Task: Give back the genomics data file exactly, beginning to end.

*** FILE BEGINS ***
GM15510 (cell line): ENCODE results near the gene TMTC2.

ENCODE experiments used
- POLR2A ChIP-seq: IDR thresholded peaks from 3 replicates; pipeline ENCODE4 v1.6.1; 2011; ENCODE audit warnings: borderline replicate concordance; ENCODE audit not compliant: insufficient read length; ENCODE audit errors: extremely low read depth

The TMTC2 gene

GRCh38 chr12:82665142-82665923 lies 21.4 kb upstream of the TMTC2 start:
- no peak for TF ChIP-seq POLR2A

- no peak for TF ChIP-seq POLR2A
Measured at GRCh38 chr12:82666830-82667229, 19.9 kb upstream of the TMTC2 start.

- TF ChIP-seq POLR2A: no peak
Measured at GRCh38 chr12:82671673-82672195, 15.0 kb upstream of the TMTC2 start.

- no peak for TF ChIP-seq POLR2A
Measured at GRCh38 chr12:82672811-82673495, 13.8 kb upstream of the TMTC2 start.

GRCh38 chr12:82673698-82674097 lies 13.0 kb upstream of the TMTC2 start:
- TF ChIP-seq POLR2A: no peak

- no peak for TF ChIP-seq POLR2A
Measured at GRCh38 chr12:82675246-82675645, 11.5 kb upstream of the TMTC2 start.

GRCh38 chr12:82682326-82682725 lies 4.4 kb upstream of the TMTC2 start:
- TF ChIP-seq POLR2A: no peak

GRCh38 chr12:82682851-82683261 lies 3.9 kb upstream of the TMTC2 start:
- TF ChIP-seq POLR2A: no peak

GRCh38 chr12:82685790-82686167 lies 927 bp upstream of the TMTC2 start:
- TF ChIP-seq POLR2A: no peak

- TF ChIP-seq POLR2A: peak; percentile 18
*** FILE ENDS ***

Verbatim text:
GM15510 (cell line): ENCODE results near the gene TMTC2.

ENCODE experiments used
- POLR2A ChIP-seq: IDR thresholded peaks from 3 replicates; pipeline ENCODE4 v1.6.1; 2011; ENCODE audit warnings: borderline replicate concordance; ENCODE audit not compliant: insufficient read length; ENCODE audit errors: extremely low read depth

The TMTC2 gene

GRCh38 chr12:82665142-82665923 lies 21.4 kb upstream of the TMTC2 start:
- no peak for TF ChIP-seq POLR2A

- no peak for TF ChIP-seq POLR2A
Measured at GRCh38 chr12:82666830-82667229, 19.9 kb upstream of the TMTC2 start.

- TF ChIP-seq POLR2A: no peak
Measured at GRCh38 chr12:82671673-82672195, 15.0 kb upstream of the TMTC2 start.

- no peak for TF ChIP-seq POLR2A
Measured at GRCh38 chr12:82672811-82673495, 13.8 kb upstream of the TMTC2 start.

GRCh38 chr12:82673698-82674097 lies 13.0 kb upstream of the TMTC2 start:
- TF ChIP-seq POLR2A: no peak

- no peak for TF ChIP-seq POLR2A
Measured at GRCh38 chr12:82675246-82675645, 11.5 kb upstream of the TMTC2 start.

GRCh38 chr12:82682326-82682725 lies 4.4 kb upstream of the TMTC2 start:
- TF ChIP-seq POLR2A: no peak

GRCh38 chr12:82682851-82683261 lies 3.9 kb upstream of the TMTC2 start:
- TF ChIP-seq POLR2A: no peak

GRCh38 chr12:82685790-82686167 lies 927 bp upstream of the TMTC2 start:
- TF ChIP-seq POLR2A: no peak

- TF ChIP-seq POLR2A: peak; percentile 18